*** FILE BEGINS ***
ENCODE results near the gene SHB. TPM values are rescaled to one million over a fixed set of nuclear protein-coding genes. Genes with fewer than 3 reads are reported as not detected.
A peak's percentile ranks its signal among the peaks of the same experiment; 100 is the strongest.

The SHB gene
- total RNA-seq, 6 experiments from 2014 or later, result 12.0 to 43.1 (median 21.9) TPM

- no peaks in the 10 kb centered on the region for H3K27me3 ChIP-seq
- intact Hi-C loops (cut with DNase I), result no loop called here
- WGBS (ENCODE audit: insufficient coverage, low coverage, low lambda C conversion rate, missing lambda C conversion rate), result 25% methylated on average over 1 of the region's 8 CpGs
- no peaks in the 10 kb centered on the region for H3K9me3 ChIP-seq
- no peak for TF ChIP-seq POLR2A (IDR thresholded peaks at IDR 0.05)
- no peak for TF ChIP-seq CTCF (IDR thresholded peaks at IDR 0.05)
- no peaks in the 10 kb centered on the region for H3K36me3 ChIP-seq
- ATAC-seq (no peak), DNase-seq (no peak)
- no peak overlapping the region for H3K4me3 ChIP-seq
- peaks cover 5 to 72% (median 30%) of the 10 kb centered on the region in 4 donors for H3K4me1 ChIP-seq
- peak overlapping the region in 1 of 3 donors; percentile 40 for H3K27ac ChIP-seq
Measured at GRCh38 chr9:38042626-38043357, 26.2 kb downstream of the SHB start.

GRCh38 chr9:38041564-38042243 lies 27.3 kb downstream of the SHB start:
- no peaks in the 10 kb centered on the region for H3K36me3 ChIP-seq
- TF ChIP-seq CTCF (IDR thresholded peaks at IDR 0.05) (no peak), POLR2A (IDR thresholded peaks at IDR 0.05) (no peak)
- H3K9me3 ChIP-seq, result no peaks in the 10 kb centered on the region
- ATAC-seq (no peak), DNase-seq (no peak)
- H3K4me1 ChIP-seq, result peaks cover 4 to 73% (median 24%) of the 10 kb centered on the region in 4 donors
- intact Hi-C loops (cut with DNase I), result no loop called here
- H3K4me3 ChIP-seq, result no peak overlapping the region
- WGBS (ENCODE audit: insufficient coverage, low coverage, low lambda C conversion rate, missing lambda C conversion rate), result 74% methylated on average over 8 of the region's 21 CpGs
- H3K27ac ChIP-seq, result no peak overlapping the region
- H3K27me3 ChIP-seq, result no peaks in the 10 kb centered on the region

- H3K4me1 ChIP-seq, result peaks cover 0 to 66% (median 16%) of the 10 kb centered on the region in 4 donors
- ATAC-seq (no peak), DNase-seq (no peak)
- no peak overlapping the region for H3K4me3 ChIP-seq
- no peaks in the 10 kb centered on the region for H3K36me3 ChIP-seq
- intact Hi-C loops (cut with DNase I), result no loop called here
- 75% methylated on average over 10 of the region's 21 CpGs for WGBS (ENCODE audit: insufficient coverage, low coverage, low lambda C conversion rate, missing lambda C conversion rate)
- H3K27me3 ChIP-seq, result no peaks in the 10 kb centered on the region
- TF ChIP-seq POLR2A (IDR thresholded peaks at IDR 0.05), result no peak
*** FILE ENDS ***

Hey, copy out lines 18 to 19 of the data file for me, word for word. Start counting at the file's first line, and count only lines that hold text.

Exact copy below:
- no peaks in the 10 kb centered on the region for H3K36me3 ChIP-seq
- TF ChIP-seq CTCF (IDR thresholded peaks at IDR 0.05) (no peak), POLR2A (IDR thresholded peaks at IDR 0.05) (no peak)